Sept. 5 (UPI) -- Paleontologists have unearthed the near complete skeleton of a new species of duck-billed dinosaur in northern Japan.
The 72-million-year-old remains were recovered from marine shelf deposits comprising the Upper Cretaceous Hakobuchi Formation, located near the town of Mukawa on the island of Hokkaido.
Researchers compared the specimen's 350 bones with those of 70 types of duck-billed dinosaurs, or hadrosaurids. They determined the specimen warranted a new genus and species classification, naming the dino Kamuysaurus japonicus.
The new species, described Thursday in the journal Scientific Reports, belongs to the Edmontosaurini clade and is closely related to members of the genera Kerberosaurus and Laiyangosaurus. The dinosaur lived during the Late Cretaceous Period, which lasted from 100.5 to 66 million years ago.
Scientists determined the specimen's cranial bone notch is positioned lower than its relatives. The ascending portion of the dinosaur's jaw is also shorter than other duck-billed dinosaurs. Unlike its relatives, the species featured a short row of neural spines that point forward.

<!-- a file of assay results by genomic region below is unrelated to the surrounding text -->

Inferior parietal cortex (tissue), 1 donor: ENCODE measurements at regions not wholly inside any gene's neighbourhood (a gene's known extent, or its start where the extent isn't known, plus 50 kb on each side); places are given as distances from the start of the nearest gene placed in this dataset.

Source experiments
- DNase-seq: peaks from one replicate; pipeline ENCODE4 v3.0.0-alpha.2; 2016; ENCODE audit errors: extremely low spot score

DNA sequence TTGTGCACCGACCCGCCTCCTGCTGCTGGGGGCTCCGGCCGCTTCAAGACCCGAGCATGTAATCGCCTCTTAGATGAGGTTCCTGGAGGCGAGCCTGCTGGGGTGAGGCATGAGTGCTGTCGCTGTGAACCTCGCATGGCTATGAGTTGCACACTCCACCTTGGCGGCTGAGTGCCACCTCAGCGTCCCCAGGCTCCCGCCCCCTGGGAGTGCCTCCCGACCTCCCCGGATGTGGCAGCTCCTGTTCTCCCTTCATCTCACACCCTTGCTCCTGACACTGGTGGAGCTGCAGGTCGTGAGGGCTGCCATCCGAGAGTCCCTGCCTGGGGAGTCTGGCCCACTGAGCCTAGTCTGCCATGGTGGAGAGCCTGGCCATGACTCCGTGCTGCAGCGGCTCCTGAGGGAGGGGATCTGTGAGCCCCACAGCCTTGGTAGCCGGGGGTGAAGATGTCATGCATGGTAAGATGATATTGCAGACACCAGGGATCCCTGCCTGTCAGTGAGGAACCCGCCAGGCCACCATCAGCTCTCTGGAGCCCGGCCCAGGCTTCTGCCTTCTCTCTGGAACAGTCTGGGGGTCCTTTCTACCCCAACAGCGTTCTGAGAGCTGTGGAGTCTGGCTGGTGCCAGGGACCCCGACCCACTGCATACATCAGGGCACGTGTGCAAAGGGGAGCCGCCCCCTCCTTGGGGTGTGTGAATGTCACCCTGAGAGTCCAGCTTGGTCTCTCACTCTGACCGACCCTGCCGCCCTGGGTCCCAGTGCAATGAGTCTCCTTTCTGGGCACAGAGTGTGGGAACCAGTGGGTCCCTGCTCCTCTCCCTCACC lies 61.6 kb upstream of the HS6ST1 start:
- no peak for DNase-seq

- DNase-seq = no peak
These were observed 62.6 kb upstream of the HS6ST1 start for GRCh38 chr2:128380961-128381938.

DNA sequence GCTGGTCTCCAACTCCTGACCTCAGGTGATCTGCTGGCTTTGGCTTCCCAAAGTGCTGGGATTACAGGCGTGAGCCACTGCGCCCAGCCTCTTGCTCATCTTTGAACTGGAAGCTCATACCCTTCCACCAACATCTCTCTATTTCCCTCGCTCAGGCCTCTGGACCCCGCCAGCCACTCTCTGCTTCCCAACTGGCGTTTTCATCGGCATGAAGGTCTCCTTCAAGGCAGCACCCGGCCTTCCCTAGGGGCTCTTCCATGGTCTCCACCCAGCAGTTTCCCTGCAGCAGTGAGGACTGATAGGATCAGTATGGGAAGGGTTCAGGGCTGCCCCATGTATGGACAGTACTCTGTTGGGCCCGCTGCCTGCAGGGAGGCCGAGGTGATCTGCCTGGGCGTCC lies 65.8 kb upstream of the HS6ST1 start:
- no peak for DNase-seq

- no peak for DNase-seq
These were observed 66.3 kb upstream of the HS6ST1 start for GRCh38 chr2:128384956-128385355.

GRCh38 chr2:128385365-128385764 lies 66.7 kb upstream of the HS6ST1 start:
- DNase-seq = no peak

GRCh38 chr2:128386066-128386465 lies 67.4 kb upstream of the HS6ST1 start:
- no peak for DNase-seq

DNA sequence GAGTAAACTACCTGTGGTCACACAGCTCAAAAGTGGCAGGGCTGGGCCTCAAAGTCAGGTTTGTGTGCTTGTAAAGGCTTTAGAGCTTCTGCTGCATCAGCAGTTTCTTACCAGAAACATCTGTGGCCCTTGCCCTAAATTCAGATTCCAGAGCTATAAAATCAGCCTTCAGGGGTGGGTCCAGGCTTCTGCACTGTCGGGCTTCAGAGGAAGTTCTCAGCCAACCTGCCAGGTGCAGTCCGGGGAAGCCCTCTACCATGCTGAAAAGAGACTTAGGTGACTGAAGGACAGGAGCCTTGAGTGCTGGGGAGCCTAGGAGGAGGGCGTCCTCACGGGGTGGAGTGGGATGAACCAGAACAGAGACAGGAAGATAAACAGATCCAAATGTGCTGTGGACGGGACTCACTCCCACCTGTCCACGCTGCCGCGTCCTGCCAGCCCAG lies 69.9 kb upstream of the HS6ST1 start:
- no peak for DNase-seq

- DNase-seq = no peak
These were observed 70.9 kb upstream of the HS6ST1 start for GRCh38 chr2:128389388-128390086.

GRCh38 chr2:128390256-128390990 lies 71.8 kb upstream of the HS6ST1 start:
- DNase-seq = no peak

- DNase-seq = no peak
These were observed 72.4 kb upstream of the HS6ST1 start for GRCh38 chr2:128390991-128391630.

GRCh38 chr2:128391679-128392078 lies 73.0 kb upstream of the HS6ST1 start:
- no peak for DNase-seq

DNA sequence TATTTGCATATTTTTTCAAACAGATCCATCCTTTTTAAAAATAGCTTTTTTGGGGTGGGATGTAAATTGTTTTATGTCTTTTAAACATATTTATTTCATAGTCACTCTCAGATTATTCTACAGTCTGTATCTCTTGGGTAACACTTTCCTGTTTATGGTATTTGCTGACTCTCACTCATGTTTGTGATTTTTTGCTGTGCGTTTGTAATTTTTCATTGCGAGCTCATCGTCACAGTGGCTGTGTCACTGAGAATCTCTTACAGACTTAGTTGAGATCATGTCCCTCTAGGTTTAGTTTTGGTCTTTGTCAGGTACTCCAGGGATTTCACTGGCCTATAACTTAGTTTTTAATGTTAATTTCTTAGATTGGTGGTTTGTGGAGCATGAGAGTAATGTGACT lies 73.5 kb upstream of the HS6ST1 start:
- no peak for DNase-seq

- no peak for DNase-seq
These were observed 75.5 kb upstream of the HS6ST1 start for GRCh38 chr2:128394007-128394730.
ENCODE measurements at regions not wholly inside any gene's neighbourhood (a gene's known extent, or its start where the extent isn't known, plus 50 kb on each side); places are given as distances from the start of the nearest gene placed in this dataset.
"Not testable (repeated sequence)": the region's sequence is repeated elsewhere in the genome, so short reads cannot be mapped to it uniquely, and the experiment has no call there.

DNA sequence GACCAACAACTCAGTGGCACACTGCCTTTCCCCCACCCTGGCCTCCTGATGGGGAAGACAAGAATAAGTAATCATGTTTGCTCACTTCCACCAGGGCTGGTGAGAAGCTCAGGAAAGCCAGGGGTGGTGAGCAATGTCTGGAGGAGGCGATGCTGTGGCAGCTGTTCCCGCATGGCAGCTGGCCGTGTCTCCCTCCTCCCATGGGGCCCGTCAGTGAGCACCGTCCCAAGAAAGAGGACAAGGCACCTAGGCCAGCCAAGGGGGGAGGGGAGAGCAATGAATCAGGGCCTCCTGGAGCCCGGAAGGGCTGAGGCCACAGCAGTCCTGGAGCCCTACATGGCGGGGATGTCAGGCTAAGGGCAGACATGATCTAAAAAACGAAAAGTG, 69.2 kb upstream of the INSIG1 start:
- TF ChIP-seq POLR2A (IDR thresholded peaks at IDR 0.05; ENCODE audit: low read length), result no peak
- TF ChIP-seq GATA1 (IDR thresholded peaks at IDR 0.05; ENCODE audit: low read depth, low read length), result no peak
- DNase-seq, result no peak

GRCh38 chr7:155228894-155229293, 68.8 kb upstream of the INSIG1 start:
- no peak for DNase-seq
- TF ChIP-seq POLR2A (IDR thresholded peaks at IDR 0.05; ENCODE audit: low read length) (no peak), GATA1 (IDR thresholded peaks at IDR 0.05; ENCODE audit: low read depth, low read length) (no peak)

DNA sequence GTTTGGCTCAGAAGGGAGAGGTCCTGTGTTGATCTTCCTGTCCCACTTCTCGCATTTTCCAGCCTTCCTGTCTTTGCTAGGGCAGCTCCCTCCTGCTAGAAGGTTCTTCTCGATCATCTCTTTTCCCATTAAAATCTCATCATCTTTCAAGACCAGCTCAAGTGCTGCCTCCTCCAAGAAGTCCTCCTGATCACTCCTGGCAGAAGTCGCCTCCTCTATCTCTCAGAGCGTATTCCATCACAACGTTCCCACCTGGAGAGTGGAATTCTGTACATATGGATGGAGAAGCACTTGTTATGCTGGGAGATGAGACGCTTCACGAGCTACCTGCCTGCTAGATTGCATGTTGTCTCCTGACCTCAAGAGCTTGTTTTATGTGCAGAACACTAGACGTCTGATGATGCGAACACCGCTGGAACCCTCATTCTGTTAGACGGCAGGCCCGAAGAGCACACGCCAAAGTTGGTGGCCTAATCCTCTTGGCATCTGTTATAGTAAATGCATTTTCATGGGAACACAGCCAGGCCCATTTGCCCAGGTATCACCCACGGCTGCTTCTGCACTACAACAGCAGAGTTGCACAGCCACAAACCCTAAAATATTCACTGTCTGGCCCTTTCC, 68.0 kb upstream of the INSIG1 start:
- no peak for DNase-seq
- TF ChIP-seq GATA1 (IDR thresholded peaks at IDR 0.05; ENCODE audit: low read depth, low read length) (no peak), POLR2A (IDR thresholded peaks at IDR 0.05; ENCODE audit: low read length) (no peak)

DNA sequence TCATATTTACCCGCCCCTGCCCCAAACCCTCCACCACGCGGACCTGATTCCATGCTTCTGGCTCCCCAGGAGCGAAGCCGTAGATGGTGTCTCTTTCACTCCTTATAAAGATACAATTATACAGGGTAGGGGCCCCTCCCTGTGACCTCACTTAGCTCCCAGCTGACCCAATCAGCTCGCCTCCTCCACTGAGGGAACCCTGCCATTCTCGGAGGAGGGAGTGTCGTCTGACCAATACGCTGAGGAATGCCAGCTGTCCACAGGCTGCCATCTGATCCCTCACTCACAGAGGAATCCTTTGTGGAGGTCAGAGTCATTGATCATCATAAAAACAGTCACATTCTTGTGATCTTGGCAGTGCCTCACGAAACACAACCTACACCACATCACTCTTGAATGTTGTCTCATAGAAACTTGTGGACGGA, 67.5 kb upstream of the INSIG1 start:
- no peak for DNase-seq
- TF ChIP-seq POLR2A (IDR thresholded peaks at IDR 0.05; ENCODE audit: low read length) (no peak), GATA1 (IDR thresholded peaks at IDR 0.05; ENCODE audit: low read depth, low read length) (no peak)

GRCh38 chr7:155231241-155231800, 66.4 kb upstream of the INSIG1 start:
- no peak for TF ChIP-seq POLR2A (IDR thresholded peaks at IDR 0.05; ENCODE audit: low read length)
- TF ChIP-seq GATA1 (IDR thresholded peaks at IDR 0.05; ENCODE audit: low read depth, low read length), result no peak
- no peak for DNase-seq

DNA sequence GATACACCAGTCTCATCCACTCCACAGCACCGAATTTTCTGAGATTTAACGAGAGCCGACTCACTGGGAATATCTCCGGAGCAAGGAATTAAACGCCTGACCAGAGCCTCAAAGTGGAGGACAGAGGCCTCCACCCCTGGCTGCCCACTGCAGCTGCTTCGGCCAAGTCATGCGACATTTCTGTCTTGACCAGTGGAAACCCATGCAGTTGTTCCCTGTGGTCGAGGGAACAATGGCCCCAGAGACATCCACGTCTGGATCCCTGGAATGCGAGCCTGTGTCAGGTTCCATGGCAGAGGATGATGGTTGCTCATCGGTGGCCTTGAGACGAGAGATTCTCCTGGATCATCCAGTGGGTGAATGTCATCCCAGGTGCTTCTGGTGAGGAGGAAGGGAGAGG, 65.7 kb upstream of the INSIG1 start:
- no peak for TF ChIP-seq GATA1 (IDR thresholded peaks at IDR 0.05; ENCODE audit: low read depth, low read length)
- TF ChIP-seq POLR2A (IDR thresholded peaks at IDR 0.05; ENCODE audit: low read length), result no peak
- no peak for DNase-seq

Kamuysaurus japonicus stretched nearly 30 feet in length as an adult and weighed between four and five tons.
The discovery offered scientists further proof of the diversity and adaptability of hadrosaurids, as few duck-billed dinosaurs have been found in marine deposits.
Though the skeleton was remarkably well-preserved, it wasn't totally complete. Some bones were missing, while others were damaged. The skull's frontal bone features a large articular facet that connects to the nasal bone, which suggests the dinosaur may have boasted a crest similar to those sported by Brachylophosaurus, a species found in North America.
An ancient land bridge would have enabled members of the Edmontosaurini clade to migrate back and forth between Asia and North America. In fact, the authors of the new study hypothesized that Kamuysaurus, Laiyangosaurus, and Kerberosaurus dinosaurs likely migrated from North America into Asia, dispersing and diversifying prior to the end of the Campanian, the fifth of six ages of the Late Cretaceous epoch.